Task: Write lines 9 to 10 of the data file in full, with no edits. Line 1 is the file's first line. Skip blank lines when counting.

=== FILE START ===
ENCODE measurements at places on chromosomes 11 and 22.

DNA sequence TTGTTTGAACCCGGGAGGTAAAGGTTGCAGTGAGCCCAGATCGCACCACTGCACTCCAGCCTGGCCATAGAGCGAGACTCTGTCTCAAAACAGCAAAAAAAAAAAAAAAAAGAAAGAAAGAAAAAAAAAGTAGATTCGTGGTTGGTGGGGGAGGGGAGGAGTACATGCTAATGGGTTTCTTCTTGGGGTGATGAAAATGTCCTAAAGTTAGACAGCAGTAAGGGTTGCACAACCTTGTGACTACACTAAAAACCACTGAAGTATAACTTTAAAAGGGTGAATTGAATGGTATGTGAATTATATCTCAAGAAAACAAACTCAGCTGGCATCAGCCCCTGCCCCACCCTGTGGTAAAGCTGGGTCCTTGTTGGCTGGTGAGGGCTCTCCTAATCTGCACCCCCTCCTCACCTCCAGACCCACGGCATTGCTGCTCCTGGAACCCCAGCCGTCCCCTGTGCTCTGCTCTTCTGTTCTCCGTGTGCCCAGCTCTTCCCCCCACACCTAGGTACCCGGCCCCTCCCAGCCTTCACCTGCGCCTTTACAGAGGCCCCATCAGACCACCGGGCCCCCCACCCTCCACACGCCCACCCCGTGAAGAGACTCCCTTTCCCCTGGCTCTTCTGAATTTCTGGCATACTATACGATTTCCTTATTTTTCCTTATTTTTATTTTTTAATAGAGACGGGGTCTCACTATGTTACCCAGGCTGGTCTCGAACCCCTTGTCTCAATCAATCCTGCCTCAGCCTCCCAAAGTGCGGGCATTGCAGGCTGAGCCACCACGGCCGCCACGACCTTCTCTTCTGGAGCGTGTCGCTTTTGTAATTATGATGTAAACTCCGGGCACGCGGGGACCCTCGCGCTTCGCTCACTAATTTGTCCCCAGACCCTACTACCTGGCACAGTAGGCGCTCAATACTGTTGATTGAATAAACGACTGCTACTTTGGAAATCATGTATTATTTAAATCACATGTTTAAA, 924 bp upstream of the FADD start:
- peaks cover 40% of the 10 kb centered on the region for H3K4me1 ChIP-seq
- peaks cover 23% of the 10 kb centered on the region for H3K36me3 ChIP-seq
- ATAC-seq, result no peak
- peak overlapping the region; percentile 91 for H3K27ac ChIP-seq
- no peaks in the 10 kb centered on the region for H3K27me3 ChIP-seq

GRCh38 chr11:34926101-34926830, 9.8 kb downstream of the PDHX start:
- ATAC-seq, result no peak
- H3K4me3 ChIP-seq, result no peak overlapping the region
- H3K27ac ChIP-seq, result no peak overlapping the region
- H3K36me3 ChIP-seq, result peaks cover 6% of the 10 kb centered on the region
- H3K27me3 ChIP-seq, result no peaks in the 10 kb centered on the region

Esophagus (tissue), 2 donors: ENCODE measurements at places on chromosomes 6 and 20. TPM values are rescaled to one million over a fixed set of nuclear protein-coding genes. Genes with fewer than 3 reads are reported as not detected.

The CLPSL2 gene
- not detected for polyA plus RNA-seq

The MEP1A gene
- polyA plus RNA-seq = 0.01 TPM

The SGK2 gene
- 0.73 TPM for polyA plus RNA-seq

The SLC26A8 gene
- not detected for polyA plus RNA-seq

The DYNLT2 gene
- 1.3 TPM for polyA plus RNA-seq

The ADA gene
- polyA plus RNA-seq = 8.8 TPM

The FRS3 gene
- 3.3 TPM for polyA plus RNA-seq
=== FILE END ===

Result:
- ATAC-seq, result no peak
- H3K4me3 ChIP-seq, result no peak overlapping the region